Archive for November, 2010

Harnessing the Power of People

Monday, November 29th, 2010

Harnessing the Power of People!
© Roger La Salle

The power of many is greater than the sum of the individuals.

It is common knowledge that a linked worldwide network of computers is in use to provide a virtual super computer, the power of many being much greater than that the individual.

So too social networks have been formed and open innovation models developed where problems are presented to the wider community in the hope that somewhere somebody may be able to proffer a solution. Again the power of many being much greater than the individual.

It may be possible for many businesses to exploit some of these open innovation and wide area models but for many this is giving away too much of the “farm”. Perhaps it’s best to keep opportunities in house and use the power of your people to find the solutions. This is without doubt the model preferred and embraced by most businesses, and for every good reason – confidentiality.

Why past attempts have failed

Attempts to tap into the power of a company’s own people have often foundered because they failed to embrace some simple rules and models.

The old fashioned “Staff Suggestion Scheme” is an example of a model that in theory sounds good but unfortunately these have not really delivered what they promised and the reason is simple. This model is fundamentally flawed.

For a person to lodge a staff suggestion requires these following three activities:

Problem Identification Proposed Solution Idea Submission

The simple issue here is that a proposed solution seems to be a necessary pre-cursor to a submission, whereas the person who has identified the problem may not be in the best position to propose a solution. Consequently, the identified problem may languish for want of a solution and subsequent submission.

A Better Model

The real secret to tapping into the latent talents of your people should not require them to solve the problem but perhaps better still, simply highlight or identify issues in need of exploration and solution.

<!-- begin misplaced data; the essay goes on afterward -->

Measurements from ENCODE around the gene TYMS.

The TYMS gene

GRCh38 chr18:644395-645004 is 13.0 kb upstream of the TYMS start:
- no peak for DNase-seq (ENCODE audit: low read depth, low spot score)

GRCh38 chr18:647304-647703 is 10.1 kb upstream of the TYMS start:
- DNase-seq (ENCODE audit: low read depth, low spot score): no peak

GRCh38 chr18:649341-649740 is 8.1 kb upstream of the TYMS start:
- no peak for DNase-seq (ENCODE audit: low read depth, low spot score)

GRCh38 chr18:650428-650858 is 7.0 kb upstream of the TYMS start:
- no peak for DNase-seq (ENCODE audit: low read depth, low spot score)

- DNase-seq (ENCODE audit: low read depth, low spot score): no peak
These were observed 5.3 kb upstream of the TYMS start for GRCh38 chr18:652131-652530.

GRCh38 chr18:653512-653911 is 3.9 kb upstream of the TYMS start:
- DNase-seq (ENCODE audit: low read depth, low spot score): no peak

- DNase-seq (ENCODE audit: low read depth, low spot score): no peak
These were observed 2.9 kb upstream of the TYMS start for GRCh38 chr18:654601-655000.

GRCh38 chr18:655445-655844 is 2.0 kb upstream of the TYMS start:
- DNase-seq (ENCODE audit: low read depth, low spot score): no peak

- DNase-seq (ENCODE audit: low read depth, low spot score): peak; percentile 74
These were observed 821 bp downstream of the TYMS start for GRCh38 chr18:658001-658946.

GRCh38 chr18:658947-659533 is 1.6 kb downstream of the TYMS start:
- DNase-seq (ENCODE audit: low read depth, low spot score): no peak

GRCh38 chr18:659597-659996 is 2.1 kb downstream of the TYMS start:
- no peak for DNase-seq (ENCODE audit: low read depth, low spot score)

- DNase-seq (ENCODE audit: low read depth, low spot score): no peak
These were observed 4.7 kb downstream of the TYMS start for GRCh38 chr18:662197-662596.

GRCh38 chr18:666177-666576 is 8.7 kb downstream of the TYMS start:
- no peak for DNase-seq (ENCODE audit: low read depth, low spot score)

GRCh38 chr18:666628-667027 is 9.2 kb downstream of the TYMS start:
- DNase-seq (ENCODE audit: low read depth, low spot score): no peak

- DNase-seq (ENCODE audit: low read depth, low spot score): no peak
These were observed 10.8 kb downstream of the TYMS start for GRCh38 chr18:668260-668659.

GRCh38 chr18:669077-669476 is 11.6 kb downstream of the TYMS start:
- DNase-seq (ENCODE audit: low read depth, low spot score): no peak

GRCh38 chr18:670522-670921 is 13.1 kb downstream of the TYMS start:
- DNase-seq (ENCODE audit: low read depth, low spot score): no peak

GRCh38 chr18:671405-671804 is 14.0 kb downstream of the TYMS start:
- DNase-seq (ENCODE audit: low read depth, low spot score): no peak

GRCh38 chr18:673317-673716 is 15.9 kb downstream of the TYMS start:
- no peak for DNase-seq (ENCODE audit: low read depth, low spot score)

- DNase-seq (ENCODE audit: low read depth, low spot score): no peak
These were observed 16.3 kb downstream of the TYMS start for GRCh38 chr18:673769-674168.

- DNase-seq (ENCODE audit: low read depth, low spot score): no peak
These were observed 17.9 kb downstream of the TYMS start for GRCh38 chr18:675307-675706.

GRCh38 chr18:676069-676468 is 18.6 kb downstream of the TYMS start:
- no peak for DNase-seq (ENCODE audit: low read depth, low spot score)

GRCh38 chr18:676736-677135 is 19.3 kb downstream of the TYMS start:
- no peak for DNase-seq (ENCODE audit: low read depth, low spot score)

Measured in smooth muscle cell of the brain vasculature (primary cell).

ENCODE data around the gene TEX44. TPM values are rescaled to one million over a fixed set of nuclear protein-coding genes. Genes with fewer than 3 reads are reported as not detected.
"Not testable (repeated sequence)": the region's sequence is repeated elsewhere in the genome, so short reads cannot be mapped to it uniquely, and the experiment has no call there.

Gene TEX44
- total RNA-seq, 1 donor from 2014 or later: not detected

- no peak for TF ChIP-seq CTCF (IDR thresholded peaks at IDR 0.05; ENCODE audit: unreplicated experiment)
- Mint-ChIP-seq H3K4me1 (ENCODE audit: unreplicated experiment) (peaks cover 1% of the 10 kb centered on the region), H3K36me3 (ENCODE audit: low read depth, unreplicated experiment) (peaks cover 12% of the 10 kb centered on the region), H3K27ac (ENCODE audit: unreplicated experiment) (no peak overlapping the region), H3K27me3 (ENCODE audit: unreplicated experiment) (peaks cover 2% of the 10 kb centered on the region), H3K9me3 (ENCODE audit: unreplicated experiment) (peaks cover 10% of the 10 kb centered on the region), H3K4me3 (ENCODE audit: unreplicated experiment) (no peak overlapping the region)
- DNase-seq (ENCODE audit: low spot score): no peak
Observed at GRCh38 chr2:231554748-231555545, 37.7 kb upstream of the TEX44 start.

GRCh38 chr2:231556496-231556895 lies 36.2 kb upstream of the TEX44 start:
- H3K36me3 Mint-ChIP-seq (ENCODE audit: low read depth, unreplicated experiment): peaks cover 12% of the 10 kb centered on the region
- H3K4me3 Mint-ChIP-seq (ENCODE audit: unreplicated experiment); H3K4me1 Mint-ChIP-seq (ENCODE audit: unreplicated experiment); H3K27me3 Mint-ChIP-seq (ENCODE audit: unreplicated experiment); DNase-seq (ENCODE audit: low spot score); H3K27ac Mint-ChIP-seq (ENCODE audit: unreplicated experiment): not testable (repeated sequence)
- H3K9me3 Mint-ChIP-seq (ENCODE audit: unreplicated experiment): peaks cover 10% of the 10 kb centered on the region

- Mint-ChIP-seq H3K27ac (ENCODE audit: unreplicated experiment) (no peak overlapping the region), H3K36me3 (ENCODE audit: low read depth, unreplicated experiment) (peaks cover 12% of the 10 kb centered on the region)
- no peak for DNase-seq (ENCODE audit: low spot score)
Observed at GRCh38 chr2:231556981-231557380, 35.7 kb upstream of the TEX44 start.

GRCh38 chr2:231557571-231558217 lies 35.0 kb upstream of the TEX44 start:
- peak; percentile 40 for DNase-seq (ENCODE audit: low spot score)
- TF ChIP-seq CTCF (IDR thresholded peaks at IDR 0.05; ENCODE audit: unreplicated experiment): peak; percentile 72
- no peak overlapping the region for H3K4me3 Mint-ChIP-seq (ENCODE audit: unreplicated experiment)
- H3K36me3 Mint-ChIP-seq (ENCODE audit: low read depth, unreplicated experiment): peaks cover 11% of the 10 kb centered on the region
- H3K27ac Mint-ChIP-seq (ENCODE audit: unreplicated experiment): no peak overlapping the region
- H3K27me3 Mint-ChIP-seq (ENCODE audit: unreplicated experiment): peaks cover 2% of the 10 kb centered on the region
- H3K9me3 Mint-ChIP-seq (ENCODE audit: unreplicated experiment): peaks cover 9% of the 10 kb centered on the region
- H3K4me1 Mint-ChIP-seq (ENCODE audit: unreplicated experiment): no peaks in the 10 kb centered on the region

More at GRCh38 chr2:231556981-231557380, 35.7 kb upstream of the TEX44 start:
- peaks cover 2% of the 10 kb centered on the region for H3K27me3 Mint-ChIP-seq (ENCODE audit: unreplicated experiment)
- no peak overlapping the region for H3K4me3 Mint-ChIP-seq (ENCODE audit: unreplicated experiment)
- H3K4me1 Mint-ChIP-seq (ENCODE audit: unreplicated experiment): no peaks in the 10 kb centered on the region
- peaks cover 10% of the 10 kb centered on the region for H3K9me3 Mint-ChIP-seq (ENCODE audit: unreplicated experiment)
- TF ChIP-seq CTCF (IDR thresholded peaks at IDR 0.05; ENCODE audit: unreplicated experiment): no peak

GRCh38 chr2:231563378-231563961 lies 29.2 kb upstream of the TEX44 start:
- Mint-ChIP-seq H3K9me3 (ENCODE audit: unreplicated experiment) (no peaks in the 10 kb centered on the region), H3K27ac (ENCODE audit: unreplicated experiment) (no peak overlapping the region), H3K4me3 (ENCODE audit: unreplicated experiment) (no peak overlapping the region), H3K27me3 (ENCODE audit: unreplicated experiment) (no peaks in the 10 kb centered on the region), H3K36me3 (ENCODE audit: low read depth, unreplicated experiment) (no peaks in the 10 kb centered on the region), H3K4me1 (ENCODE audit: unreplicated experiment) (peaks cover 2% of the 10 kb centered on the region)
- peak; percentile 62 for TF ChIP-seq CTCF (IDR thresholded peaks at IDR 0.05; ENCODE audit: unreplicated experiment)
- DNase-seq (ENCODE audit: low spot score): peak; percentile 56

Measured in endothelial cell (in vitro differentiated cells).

Thus the staff suggestion scheme should in fact be a “Issue identification Forum”

The model then simply becomes:

Problem Identification Issue Submission

Once a problem has been identified it is far easier to have one of the “Innovation Circles”© (that one would assume many businesses have now embraced – refer previous article) investigate and resolve the issue at hand.

A Simple Example

The following may be an overly simplistic example but the reader will no doubt get the message, it is the highlighting of the issue where the real value lies.

Suppose a production worker notices that the tamper tape on packets of pills they manufacture and sell is not really providing adequate tamper protection. The worker notices this but in putting forward a staff suggestion the worker should not be required to suggest a solution that may include alternative tamper tapes or attachment gluing material. The worker need only highlight the problem and be rewarded for that. Leave the solution to the experts, perhaps those forming an “Innovation Circle”© these are the people charged with resolving issues and developing innovative solutions to problems.

In Short

Simplify your staff suggestion scheme, make it easy for all staff to submit issues in need of resolution, reward them for that and leave the solution to the experts.

Understand that the real opportunity lies in identifying the problem, more so than the solution.

**** END ****

Roger La Salle, is the creator of the “Matrix Thinking”™ technique and is widely sought after as an international speaker on Innovation, Opportunity and business development. He is the author of four books, Director and former CEO of the Innovation Centre of Victoria (INNOVIC) as well as a number of companies both in Australian and overseas. He has been responsible for a number of successful technology start-ups and in 2004 was a regular panellist on the ABC New Inventors TV program. In 2005 he was appointed to the “Chair of Innovation” at “The Queens University” in Belfast. Matrix Thinking is now used in more than 26 countries.

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